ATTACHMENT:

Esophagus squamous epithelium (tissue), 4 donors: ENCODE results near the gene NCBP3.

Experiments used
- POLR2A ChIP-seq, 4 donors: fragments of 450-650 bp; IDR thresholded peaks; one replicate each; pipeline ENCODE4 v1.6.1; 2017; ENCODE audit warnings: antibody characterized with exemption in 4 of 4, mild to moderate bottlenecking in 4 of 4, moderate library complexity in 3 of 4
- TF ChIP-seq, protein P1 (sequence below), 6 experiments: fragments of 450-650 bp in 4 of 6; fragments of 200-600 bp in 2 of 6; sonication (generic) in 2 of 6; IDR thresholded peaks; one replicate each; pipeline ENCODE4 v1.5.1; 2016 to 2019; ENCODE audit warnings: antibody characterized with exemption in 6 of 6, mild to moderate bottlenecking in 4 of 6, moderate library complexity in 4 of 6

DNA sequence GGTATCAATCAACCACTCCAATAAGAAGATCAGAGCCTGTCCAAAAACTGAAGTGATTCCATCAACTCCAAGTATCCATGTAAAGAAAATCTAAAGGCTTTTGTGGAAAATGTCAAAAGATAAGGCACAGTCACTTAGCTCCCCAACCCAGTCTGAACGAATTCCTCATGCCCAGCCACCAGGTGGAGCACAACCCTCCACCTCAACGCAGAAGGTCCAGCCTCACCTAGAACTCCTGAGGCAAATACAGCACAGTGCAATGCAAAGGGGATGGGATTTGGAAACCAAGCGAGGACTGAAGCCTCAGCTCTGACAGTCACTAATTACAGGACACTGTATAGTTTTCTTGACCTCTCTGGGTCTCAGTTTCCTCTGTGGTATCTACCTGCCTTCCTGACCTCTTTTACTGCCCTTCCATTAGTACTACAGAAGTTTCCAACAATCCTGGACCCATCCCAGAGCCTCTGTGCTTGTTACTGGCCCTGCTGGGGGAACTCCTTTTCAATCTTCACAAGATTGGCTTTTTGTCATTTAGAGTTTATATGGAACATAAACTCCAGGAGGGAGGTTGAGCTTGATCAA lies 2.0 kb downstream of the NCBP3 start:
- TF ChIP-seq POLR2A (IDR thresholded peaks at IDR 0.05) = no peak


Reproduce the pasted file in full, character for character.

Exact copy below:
Esophagus squamous epithelium (tissue), 4 donors: ENCODE results near the gene NCBP3.

Experiments used
- POLR2A ChIP-seq, 4 donors: fragments of 450-650 bp; IDR thresholded peaks; one replicate each; pipeline ENCODE4 v1.6.1; 2017; ENCODE audit warnings: antibody characterized with exemption in 4 of 4, mild to moderate bottlenecking in 4 of 4, moderate library complexity in 3 of 4
- TF ChIP-seq, protein P1 (sequence below), 6 experiments: fragments of 450-650 bp in 4 of 6; fragments of 200-600 bp in 2 of 6; sonication (generic) in 2 of 6; IDR thresholded peaks; one replicate each; pipeline ENCODE4 v1.5.1; 2016 to 2019; ENCODE audit warnings: antibody characterized with exemption in 6 of 6, mild to moderate bottlenecking in 4 of 6, moderate library complexity in 4 of 6

DNA sequence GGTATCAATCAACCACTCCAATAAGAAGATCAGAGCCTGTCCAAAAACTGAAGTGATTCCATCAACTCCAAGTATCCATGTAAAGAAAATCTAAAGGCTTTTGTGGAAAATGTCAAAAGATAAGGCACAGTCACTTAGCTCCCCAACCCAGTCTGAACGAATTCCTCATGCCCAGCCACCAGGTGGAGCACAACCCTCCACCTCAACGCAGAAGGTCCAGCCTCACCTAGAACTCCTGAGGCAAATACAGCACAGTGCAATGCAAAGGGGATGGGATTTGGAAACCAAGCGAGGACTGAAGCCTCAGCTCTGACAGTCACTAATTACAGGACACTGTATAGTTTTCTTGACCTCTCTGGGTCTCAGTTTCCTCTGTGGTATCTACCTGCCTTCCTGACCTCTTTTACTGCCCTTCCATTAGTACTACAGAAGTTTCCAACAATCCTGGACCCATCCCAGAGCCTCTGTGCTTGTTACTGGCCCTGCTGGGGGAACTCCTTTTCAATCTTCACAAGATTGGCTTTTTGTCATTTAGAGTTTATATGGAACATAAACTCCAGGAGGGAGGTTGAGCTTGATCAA lies 2.0 kb downstream of the NCBP3 start:
- TF ChIP-seq POLR2A (IDR thresholded peaks at IDR 0.05) = no peak